Ohio’s chief elections officer assured Akron Children’s Hospital employees that the Nov. 3 general election will be secure and trustworthy, and he encouraged voters to take advantage of early voting and mail-in (absentee) ballots.
Akron Children’s Hospital President and CEO Grace Wakulchik hosted a virtual conversation with Ohio Secretary of State Frank LaRose on Sept. 21. Wakulchik is urging employees to exercise their right to vote.
LaRose outlined basics about voting in Ohio, as well as ballot security safeguards and steps being taken during the coronavirus pandemic to ensure voting is safe on Election Day.
Key dates to know:
• If you’re not registered to vote, you have until Oct. 5.
Go to voteohio.gov or your county elections board web site to check your registration or update your address if necessary.
• You can vote by mail, also known as absentee voting, starting Oct. 6.
The state has mailed absentee ballot applications to all Ohio voters. If you still need one, request it from your county elections board or go to voteohio.gov.
• Early in-person voting is another option. Starting Oct. 6, Ohio voters can go to their county elections board to cast ballots on weekdays and during some weekend hours.
Is the election trustworthy?
With security on the minds of many people, Wakulchik asked LaRose about widely circulated claims about election rigging.
Voting by mail, in particular, has been subject to criticism of widespread fraud, though there is no evidence of that.
LaRose said allegations undercutting the integrity of elections are false.
“If you want to vote absentee, it’s a safe and secure way to do it. It’s a way Ohioans from both major parties have trusted over the years,” he said.
“The voting is not rigged. The election is secure and trustworthy, and Ohioans know that.”
He also said every county elections board is structured for bipartisan oversight of all aspects of voting.
“It takes both a Republican and a Democratic election official to walk into the room, for example, where the machines are stored or the ballots are stored,” he said.
As for potential foreign interference, LaRose said foreign adversaries try to undermine our elections by spreading misinformation, but they cannot hack voting machines or disrupt the tally.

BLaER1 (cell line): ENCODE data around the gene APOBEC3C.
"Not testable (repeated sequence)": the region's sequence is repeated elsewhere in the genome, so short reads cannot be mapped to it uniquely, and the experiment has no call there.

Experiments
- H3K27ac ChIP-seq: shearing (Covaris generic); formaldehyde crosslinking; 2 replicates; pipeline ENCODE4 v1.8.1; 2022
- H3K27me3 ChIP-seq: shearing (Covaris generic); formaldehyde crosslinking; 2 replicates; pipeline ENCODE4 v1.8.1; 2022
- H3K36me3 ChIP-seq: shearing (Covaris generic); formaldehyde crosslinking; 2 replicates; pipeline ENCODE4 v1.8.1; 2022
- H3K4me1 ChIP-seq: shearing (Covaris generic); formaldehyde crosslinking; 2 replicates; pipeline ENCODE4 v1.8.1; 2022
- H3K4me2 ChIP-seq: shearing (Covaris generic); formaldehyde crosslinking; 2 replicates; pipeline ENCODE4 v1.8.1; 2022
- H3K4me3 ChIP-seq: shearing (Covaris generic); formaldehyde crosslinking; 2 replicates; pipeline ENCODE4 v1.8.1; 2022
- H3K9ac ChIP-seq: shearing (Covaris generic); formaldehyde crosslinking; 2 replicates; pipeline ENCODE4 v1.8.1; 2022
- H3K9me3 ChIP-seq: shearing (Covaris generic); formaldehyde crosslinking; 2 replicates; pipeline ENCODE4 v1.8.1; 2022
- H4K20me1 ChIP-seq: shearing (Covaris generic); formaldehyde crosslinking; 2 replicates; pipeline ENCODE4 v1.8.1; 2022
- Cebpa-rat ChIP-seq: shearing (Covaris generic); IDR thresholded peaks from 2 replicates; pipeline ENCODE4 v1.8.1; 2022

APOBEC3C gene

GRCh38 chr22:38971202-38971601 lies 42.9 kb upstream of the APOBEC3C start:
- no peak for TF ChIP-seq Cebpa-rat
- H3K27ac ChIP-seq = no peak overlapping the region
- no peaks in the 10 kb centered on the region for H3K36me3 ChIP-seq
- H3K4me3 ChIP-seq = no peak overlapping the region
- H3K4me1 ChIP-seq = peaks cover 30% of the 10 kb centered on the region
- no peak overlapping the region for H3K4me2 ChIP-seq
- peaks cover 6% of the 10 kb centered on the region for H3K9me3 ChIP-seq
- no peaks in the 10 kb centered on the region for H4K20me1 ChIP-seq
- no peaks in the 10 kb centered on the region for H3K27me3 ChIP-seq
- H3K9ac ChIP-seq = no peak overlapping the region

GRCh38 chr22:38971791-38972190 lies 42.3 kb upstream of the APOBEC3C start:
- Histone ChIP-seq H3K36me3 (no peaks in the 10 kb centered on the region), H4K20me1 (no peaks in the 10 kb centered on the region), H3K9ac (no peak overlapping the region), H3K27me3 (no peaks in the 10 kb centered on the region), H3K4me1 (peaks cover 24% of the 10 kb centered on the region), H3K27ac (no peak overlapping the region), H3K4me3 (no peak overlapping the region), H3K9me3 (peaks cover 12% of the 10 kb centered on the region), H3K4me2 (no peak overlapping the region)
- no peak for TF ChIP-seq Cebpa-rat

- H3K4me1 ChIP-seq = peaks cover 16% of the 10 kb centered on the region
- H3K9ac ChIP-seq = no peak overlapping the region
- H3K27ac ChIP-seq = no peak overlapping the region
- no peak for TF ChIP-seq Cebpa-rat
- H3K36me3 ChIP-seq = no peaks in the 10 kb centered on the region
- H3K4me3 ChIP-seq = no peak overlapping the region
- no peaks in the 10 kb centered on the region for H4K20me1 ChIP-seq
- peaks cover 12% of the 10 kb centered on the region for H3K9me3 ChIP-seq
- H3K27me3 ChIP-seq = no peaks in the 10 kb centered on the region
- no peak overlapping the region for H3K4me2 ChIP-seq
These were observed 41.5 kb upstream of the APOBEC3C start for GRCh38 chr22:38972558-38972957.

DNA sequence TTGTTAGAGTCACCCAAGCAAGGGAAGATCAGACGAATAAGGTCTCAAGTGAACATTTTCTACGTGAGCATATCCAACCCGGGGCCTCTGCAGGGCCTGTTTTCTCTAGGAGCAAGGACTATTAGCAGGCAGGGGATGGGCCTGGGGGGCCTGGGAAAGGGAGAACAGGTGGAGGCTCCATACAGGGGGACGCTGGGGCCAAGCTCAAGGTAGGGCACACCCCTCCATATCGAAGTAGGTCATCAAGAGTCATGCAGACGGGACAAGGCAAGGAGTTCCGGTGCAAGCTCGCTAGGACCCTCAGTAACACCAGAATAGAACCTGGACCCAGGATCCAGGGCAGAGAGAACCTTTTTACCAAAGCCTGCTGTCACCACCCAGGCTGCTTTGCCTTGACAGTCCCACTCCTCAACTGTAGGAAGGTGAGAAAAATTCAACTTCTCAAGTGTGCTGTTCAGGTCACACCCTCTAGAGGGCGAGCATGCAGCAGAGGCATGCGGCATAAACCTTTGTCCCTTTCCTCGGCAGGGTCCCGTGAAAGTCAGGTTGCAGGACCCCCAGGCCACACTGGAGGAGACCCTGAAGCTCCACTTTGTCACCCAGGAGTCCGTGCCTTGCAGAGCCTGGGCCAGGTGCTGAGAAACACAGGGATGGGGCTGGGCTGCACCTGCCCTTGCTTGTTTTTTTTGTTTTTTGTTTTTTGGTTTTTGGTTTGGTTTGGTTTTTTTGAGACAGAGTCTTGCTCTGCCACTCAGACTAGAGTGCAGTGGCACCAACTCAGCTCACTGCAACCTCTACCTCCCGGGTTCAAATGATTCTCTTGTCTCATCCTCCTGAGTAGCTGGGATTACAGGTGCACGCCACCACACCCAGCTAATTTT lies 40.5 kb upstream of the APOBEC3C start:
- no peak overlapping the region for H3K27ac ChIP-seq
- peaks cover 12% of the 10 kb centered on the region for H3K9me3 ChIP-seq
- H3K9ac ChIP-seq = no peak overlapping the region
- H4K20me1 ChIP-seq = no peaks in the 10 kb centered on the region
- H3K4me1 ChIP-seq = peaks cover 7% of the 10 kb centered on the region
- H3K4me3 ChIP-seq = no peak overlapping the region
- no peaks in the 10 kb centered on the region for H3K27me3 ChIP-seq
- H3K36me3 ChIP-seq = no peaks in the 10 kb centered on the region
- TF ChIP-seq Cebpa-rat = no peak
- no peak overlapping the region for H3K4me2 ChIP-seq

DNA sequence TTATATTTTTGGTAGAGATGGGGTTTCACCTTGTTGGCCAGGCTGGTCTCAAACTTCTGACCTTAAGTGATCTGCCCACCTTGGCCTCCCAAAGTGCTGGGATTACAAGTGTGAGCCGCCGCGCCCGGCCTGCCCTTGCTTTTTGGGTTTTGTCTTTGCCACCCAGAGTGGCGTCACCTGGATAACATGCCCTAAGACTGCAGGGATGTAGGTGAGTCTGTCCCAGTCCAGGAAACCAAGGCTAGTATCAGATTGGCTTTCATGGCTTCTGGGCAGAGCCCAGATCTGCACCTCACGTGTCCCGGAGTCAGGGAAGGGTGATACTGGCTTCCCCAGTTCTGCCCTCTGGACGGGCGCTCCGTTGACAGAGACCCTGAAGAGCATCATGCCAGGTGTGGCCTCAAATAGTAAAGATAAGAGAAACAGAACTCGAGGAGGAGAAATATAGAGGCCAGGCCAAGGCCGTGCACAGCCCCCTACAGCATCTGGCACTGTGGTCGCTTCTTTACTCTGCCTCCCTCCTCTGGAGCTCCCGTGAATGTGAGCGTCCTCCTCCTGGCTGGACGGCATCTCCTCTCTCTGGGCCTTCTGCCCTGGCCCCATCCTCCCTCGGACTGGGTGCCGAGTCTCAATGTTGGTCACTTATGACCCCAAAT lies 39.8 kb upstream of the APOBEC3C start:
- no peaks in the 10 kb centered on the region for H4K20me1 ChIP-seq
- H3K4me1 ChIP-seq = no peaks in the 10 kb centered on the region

Plan your vote
LaRose urged employees to plan for 1 of the 3 voting options.
• He recommends early voting and absentee voting to avoid long lines at the polls on Election Day.
• If you vote by mail, get your ballot filled out and mailed as early as possible.
“We don’t want to have everybody wait till the end and overwhelm the boards of elections with an avalanche of mail that arrives at the end of October.”
• You can track your absentee ballot request and your ballot at voteohio.gov.
• Postage in most areas will be 1 first-class stamp. County boards of elections will also provide secure, 24-hour ballot drop boxes.
Can an absentee voter also vote on Election Day?
No. If you requested an absentee ballot and go to the polls anyway, you’ll be handed a provisional ballot. Your completed provisional ballot will be set aside. If it’s determined your absentee ballot was counted, the provisional ballot won’t count.
What to expect Election Day
Voters standing in line must be 6 feet apart, and they will be required to wear masks. Poll workers will have masks and shields.
Tony Gutowski, Akron Children’s director of government affairs, asked LaRose questions from employees, including one about protection for poll workers.
Polling locations will follow a 48-point checklist that covers everything from masks to cleaning and managing foot traffic.
If a voter doesn’t have a mask, poll workers will provide one. A voter who refuses to wear a mask will be asked to vote curbside, LaRose said.
You must verify your identity to vote. You can find identification requirements here.
LaRose said expired driver’s licenses will be accepted because of motor vehicle bureau backlogs due to the coronavirus.
When will results be in?
Wakulchik asked if we will know who won on election night.
That depends. The number of absentee ballot requests this year is unprecedented. Close to 1.8 million absentee ballot applications had been received by Ohio counties as of Wednesday, Sept. 23.
Many absentee ballots will still be out on Election Day – possibly a couple hundred thousand, LaRose said.
Absentee ballots can be counted up to 10 days after Election Day, provided they are postmarked by Nov. 2.
Outcomes of close races aren’t likely to be known on election night.
Even in normal times, final results are reported about 3 weeks after the election.
A final note
Elections boards need poll workers. It takes about 37,000 statewide to run an election, and LaRose said they are aiming for 55,000 to have backups.
You can learn more about recruitment efforts or sign up to be a poll worker here.
Watch a recording of the virtual event here.